Australia's football codes say they're creating blood profiles of players as crime fighters come under renewed criticism for their handling of sport's doping scandal.
The Australian Crime Commission (ACC) was branded a "disgrace" by one rugby league club on Wednesday as widespread blood profiling of athletes was revealed.
But the profiling, dubbed biological athlete passports, can't show any use of the performance-enhancing peptides at the centre of the current controversy.
The ACC last week said it had identified widespread use of peptides by elite athletes but a lack of specifics has angered many sports officials, including North Queensland NRL coach Neil Henry.
"It's just wrong, it has been poorly handled and, to me, it's farcical," Henry told reporters in Townsville on Wednesday.
"For people to have to defend themselves not knowing any information is just wrong."
World Anti-Doping Agency (WADA) president John Fahey conceded it could take years for Australian sport's drugs cloud to clear.
Fahey was also critical of how the ACC delivered its findings of widespread use of performance-enhancing drugs, with links to organised crime, within Australian sport.
"My regret is that they did it in such a general manner," Fahey told AAP in London.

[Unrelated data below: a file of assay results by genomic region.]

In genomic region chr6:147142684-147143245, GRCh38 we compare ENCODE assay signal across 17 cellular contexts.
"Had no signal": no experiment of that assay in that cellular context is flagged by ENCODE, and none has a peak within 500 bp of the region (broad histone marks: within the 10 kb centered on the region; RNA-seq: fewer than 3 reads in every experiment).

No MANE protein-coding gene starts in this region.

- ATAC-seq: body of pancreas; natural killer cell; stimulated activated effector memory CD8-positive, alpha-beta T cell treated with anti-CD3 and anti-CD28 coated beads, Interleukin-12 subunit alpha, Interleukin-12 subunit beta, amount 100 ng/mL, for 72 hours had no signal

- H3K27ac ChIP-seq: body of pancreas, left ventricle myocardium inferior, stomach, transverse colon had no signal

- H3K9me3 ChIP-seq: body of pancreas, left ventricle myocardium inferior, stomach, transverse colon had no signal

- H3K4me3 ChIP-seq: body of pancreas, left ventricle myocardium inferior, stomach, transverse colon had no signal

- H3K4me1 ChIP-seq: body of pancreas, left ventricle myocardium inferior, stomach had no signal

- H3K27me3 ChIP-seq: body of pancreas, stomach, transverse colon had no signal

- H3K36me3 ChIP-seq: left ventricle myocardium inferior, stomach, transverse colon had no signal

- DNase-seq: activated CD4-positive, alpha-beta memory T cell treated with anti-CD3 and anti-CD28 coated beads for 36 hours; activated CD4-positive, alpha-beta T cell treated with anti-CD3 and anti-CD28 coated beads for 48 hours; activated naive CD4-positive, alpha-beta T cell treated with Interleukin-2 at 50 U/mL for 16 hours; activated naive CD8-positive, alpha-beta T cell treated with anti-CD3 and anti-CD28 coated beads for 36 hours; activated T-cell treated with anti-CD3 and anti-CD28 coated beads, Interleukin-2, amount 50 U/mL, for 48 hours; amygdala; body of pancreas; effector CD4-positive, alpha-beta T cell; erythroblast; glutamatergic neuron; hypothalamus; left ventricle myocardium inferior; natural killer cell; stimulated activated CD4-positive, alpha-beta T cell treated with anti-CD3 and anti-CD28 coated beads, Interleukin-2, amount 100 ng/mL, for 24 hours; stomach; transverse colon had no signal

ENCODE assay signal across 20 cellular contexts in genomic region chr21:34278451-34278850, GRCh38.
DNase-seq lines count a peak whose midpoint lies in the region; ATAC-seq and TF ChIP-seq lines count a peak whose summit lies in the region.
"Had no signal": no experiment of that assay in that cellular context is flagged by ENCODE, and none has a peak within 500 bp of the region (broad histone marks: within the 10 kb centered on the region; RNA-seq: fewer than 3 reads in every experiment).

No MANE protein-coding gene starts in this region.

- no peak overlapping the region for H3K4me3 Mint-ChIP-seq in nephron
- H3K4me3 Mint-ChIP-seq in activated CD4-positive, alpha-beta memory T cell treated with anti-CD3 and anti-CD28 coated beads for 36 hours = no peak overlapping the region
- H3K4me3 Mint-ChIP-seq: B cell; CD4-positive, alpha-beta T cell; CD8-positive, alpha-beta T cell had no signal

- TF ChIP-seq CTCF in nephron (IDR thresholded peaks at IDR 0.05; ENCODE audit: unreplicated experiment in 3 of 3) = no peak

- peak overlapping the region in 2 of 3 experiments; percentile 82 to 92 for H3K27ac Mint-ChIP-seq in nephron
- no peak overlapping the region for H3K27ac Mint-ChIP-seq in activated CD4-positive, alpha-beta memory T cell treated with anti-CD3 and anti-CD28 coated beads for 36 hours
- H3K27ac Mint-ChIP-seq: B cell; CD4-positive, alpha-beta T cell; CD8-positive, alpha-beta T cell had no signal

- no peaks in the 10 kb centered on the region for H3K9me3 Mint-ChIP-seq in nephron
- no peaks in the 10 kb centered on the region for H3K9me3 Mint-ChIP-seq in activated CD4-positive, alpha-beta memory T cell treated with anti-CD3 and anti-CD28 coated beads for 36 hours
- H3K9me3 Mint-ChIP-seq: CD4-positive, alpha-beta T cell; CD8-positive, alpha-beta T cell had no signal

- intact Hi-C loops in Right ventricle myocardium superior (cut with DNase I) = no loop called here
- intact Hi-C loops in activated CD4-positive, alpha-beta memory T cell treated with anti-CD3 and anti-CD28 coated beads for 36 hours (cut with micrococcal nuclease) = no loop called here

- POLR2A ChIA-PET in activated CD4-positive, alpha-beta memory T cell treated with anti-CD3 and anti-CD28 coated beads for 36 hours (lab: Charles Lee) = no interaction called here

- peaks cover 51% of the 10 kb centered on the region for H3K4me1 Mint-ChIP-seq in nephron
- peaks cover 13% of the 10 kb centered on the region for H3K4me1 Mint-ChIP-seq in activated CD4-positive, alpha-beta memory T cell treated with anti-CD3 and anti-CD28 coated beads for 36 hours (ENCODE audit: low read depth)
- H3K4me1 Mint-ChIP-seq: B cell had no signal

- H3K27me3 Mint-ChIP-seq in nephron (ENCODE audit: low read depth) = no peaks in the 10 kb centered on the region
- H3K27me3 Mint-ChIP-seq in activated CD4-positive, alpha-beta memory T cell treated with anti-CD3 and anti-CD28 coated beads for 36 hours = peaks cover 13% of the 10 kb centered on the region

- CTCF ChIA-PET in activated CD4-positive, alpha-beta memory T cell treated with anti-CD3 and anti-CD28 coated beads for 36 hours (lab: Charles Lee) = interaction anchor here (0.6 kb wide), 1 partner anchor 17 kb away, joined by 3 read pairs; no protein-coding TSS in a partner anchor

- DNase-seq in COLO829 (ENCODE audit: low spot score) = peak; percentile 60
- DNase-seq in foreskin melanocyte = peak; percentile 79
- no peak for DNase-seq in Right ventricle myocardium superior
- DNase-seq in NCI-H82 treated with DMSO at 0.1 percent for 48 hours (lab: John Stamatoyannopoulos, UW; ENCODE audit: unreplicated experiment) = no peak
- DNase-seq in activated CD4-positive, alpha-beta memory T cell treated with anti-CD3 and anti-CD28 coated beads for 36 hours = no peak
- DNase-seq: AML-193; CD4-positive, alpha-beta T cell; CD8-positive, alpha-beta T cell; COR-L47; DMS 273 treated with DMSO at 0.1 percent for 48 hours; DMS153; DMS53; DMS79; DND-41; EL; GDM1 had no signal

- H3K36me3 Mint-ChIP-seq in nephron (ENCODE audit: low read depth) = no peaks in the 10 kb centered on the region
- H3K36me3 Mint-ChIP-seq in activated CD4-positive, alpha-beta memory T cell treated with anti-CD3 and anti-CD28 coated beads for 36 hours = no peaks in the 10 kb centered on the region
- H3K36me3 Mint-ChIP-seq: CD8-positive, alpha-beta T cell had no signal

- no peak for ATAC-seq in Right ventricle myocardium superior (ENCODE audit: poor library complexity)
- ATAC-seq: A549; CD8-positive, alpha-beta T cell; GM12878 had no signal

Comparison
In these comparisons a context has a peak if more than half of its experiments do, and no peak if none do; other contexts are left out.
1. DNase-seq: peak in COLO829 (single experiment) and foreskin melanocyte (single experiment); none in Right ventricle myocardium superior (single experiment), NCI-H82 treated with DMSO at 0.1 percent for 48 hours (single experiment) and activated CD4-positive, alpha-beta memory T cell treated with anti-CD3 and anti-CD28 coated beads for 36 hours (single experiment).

"And as a result of announcing it when they did, there will be a long time that will elapse before we know how bad, how extensive, which codes, which teams, which players, which athletes.
"I'm afraid it's not likely that the cloud that is hanging over our head right now is going to be removed any time soon."
But Australia's major football codes hit back at Fahey's assertions they had not adopted athlete biological passports, as used in cycling.
The AFL, NRL and Australian Rugby Union (ARU) have all started such passports which effectively reveal effects of blood-based doping such as EPO and transfusions, rather than use of substances such as peptides.
The Australian Sports Anti-Doping Authority (ASADA) introduced athlete biological passports into its Australian-based testing program in July last year.
An AFL spokesman said ASADA had been blood profiling a number of players across its competition "for several years now", while a NRL spokesman said rugby league was also engaged in blood profiling of players.
ARU chief executive Bill Pulver said in rugby, more than 220 blood and urine tests this year across the Wallabies, Super Rugby and Sevens competitions would provide such biological passports.
"We don't even think twice about the cost because we need to do it to eliminate drugs from the game," Pulver told AAP.
Football Federation Australia CEO David Gallop said soccer also tested "in line with the regime recommended to us by ASADA, who, amongst other factors, take into account that our players are different to some of the other sports in terms of player body type".